Vodafone, based in Newbury, England, may make some “adjustments” to its pricing strategy, including “specific tactics in some markets” as the new iPhone starts selling, Francisco Roman, chairman of Vodafone Spain, said in an interview. Doing away with subsidies is still the company’s aim, he added.
Vodafone fell 1.4 percent to 174.10 pence at 2:58 p.m. in London. Telefonica gained 2.2 percent to 11.48 euros in Madrid and France Telecom added 1.8 percent to 10.74 euros in Paris. Apple, the world’s most valuable company, added 0.1 percent to $661.19 in New York trading.
In France, new market entrant Iliad has gained some early success by offering inexpensive calling plans and not subsidizing handsets, selling them at full price. The carrier, which operates under the Free brand, gained 3.6 million mobile subscribers, or 5.4 percent of the market, in its first six months of business, thanks to plans starting at 2 euros a month.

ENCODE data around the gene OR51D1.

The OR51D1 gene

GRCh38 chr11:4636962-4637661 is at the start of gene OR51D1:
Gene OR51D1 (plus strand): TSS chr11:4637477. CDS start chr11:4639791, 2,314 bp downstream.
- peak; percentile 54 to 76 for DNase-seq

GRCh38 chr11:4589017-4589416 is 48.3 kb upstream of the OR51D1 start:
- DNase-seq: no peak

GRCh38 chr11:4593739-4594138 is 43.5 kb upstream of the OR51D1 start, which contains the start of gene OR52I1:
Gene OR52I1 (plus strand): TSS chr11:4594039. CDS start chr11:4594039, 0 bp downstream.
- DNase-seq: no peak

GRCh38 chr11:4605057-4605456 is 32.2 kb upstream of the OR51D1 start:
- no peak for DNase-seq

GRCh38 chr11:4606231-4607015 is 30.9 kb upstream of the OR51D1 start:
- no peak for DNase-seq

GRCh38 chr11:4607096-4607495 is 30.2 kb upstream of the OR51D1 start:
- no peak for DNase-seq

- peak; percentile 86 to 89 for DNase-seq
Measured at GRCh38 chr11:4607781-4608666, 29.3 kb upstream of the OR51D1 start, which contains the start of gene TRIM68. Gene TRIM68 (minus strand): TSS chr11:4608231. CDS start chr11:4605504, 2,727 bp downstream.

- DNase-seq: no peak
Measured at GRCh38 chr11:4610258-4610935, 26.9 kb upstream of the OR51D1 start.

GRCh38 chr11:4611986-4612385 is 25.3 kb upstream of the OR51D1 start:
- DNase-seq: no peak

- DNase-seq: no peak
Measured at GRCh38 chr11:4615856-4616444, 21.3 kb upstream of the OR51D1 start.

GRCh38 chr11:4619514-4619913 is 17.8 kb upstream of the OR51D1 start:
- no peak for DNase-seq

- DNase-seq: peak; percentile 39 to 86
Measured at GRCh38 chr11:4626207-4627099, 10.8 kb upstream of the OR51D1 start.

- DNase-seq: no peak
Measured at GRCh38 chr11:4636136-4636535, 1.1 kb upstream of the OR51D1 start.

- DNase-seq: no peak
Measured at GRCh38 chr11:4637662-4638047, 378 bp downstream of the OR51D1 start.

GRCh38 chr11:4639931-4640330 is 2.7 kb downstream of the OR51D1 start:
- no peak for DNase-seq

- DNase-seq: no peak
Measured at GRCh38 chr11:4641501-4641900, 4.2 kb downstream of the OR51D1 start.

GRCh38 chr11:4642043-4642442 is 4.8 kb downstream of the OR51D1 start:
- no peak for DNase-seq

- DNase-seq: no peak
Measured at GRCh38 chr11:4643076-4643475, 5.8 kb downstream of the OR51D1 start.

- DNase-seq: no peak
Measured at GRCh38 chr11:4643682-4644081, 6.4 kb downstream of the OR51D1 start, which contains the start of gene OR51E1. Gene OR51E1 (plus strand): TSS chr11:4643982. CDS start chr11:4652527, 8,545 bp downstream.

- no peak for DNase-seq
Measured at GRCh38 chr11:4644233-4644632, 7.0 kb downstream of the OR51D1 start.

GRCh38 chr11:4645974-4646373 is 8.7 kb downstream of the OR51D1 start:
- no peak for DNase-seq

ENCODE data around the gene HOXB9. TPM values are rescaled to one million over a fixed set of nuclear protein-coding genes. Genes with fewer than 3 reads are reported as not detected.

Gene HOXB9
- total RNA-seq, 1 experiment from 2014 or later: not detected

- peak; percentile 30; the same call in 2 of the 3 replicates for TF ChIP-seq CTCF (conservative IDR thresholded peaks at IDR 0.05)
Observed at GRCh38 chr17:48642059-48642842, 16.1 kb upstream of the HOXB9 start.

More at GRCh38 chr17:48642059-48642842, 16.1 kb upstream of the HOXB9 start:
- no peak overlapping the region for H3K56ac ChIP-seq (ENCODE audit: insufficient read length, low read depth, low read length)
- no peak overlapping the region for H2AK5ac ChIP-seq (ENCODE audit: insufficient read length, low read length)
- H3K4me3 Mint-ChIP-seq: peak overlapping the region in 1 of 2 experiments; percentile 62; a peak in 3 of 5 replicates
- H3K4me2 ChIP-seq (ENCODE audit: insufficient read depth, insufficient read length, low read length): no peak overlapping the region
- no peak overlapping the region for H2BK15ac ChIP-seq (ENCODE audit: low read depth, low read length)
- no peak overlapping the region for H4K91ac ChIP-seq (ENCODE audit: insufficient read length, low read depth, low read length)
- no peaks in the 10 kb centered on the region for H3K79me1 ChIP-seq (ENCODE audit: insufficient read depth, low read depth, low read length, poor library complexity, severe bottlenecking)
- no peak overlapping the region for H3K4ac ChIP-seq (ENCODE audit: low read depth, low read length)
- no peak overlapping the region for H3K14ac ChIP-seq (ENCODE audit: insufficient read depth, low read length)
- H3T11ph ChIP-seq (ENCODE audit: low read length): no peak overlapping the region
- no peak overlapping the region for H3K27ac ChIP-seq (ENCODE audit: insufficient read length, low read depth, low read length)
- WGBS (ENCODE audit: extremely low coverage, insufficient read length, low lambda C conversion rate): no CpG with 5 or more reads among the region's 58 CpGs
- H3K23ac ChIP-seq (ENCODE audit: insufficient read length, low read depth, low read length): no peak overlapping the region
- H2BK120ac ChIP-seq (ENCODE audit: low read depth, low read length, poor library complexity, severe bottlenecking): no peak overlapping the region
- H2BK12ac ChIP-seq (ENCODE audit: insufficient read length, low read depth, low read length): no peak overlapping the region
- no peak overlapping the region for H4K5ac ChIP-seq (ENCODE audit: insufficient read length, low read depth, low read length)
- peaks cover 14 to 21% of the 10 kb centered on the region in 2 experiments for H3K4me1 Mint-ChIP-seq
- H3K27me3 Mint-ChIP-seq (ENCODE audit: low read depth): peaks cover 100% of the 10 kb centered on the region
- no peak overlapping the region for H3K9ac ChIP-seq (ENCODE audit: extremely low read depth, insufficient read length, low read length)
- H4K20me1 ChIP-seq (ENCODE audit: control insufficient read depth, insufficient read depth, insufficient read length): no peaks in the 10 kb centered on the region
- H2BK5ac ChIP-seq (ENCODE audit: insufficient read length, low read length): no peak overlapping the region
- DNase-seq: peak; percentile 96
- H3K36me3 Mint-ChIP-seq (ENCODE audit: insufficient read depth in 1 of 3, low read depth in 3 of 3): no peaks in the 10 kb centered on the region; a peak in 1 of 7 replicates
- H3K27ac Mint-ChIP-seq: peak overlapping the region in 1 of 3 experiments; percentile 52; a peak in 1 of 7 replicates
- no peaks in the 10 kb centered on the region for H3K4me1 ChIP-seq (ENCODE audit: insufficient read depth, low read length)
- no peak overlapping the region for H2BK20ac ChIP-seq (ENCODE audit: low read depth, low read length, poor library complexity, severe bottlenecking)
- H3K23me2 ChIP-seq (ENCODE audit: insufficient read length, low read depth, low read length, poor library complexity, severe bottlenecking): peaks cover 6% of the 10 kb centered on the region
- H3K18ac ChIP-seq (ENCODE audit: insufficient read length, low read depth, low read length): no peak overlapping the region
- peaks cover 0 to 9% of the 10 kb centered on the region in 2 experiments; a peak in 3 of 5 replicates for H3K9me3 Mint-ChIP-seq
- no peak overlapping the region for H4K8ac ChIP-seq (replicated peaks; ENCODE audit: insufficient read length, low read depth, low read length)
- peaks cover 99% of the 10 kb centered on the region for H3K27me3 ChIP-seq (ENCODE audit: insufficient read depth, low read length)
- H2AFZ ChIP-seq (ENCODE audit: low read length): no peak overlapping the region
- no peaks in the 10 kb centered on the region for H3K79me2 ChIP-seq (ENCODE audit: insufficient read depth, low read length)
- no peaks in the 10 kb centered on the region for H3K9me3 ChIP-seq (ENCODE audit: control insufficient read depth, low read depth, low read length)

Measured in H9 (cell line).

That prompted France Telecom, Vivendi SA unit SFR and Bouygues SA to start separate discount brands to rival Iliad.
Still, some of the country’s phone executives, including France Telecom CEO Stephane Richard, have said that phone packages with subsidized handsets will continue to make up the bulk of the market. In a similar analysis, the CEO of Stockholm-based TeliaSonera AB, Lars Nyberg, said in July that subsidies were here to stay.
In the long run, carriers faced with declining margins and regulatory pressure will look to reduce subsidy costs, Brunet said. That won’t stop them from boosting subsidies short-term.
“In these economically difficult times, operators that don’t subsidize smartphones are poised to keep losing market share,” said Peter Braendle, who helps manage about $55 billion at Zurich-based Swisscanto Asset Management. The concern, he said, is that a subsidy war would hurt carriers’ profitability.
While carriers’ subsidy strategies differ, the party that’s sure to benefit is the manufacturer of a hit phone. Apple, which has boosted iPhone sales with every edition of the device, became the most valuable U.S. company ever last month on expectation the Cupertino, California-based firm’s next iPhone and new versions of its iPad will win more customers.
“Apple is for sure the most likely winner whatever carriers do,” Swisscanto’s Braendle said. “It’s in a very strong position, no doubt.”
To contact the editor responsible for this story: Kenneth Wong at email@example.com